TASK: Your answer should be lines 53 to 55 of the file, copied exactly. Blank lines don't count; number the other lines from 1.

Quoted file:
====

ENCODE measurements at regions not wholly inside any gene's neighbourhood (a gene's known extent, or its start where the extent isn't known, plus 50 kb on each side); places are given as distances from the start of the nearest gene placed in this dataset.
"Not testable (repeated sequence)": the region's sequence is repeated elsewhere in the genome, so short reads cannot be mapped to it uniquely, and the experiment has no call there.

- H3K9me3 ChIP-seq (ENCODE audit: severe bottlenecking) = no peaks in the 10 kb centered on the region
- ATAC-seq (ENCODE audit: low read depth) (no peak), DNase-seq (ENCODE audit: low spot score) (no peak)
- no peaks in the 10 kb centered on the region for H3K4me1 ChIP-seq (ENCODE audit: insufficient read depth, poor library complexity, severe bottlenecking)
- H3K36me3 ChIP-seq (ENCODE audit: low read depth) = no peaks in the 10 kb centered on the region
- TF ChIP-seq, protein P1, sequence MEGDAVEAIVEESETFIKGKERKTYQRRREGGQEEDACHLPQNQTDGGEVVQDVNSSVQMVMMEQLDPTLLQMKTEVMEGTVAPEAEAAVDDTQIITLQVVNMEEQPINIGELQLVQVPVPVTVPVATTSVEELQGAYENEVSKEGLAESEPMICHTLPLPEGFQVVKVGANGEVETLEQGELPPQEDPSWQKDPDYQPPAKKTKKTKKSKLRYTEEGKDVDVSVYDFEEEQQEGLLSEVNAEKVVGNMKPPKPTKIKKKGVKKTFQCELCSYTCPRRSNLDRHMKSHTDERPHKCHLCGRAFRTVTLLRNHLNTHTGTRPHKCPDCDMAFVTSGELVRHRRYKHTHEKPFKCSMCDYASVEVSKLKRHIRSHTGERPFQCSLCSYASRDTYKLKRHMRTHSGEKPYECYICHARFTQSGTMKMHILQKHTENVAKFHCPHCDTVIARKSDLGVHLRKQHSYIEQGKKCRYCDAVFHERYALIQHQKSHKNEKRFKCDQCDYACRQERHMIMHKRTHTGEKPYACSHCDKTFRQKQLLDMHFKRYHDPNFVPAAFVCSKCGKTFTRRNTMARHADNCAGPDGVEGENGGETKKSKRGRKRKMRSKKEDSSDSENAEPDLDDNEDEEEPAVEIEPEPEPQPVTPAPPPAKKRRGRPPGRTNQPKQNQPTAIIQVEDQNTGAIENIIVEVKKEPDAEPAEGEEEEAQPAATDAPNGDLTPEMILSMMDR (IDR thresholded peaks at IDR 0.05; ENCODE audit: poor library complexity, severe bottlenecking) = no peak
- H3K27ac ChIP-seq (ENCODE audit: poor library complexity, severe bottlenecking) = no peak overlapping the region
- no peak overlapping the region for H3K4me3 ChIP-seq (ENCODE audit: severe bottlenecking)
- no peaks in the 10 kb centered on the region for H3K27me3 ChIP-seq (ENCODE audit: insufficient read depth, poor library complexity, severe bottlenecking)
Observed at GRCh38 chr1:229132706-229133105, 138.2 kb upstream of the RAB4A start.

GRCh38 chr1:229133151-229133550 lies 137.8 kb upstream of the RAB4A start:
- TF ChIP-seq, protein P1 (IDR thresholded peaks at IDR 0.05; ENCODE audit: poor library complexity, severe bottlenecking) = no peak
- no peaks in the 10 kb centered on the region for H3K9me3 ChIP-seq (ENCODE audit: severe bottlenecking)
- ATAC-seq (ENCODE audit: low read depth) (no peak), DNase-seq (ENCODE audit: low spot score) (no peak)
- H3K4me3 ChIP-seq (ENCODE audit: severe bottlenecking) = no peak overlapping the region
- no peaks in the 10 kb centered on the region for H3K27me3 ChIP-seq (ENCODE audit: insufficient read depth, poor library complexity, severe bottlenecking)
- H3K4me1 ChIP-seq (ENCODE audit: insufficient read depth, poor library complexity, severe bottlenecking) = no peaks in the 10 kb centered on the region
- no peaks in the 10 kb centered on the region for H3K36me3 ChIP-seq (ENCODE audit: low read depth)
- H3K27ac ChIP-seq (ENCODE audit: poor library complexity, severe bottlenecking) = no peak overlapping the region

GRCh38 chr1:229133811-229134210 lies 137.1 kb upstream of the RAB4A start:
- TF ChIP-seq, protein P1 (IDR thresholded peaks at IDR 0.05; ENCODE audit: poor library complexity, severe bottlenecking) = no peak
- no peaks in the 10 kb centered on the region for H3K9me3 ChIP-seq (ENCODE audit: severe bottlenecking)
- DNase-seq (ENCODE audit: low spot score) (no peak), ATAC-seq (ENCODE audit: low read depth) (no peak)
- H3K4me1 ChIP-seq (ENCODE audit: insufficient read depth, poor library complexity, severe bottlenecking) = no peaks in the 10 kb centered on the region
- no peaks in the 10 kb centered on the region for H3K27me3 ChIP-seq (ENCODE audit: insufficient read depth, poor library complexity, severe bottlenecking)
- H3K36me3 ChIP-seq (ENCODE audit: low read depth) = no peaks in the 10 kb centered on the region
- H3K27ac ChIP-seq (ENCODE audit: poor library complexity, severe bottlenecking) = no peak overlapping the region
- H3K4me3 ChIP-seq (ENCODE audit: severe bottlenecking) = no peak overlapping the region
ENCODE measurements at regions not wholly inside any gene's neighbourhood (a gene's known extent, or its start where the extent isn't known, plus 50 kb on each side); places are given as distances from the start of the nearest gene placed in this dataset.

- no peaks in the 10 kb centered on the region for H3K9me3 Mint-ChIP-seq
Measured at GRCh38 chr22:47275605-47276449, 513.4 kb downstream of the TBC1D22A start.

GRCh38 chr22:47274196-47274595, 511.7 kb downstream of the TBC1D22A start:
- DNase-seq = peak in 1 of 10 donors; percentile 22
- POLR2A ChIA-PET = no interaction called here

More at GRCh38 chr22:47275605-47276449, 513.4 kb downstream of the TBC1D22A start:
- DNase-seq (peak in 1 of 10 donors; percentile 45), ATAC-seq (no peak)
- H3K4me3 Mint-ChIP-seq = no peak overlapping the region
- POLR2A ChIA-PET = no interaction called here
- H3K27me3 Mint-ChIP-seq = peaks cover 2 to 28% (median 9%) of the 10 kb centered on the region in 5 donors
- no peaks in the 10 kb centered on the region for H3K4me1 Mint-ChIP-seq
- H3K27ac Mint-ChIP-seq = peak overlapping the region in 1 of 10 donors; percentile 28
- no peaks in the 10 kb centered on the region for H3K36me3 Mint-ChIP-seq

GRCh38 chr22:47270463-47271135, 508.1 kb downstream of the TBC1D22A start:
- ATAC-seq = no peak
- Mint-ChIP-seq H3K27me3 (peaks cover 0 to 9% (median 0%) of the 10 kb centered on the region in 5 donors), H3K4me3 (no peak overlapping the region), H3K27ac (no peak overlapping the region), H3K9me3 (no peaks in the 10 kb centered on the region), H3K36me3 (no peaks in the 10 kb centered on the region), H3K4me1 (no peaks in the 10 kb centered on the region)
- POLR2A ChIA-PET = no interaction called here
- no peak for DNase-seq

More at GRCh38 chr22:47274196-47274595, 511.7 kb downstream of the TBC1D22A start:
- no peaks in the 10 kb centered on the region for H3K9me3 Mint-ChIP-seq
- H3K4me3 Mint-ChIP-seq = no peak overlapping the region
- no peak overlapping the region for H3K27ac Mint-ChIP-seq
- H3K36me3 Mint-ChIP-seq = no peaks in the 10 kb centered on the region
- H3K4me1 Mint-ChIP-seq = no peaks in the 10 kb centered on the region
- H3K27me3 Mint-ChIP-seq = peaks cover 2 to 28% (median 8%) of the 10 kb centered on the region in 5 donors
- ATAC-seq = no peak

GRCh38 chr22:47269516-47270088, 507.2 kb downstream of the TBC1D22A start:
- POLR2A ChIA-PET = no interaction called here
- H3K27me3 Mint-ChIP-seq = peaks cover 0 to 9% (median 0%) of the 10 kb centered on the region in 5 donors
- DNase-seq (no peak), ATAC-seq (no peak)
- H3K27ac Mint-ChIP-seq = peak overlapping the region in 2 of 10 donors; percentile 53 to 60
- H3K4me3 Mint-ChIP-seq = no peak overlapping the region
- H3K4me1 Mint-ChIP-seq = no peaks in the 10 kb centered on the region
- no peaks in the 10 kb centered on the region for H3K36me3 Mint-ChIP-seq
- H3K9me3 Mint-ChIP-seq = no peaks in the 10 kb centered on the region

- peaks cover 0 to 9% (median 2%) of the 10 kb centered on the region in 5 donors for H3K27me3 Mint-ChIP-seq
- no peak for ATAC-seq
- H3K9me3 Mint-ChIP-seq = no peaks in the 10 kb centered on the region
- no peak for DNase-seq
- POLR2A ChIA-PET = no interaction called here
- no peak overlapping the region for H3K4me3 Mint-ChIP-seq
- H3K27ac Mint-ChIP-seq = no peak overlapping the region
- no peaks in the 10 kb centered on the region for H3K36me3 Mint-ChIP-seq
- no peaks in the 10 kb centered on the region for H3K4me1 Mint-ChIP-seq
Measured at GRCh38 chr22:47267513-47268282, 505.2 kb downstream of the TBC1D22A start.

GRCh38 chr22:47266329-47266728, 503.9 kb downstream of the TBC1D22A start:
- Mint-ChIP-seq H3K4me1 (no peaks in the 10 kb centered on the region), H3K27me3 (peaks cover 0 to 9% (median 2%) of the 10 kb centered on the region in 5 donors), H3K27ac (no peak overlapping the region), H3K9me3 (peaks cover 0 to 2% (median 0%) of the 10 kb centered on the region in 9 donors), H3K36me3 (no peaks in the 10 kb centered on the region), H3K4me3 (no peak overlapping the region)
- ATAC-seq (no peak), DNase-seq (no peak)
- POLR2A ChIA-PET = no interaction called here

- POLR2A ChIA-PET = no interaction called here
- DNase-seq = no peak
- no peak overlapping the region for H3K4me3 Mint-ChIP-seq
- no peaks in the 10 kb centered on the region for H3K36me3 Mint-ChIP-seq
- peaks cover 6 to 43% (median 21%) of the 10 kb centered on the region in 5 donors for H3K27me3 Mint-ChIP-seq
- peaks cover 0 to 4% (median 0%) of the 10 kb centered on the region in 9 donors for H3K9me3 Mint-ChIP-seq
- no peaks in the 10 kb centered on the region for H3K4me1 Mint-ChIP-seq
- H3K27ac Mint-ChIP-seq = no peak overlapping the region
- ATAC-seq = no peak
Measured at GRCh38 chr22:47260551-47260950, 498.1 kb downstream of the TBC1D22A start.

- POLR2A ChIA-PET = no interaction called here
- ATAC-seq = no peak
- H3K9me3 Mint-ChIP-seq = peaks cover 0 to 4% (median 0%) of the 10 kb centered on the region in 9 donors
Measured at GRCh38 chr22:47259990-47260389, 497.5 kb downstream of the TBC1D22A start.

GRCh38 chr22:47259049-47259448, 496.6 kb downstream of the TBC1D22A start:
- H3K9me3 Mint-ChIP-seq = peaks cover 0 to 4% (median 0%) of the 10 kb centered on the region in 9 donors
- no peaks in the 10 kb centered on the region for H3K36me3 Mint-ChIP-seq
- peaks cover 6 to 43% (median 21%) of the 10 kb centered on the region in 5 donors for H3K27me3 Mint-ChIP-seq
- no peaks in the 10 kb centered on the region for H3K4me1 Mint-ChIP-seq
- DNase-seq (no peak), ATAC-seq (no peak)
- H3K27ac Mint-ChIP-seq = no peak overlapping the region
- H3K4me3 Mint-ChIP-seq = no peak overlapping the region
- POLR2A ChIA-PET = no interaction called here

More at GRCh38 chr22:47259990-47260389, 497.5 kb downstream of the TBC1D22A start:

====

- H3K36me3 Mint-ChIP-seq = no peaks in the 10 kb centered on the region
- H3K4me1 Mint-ChIP-seq = no peaks in the 10 kb centered on the region
- H3K27me3 Mint-ChIP-seq = peaks cover 2 to 28% (median 8%) of the 10 kb centered on the region in 5 donors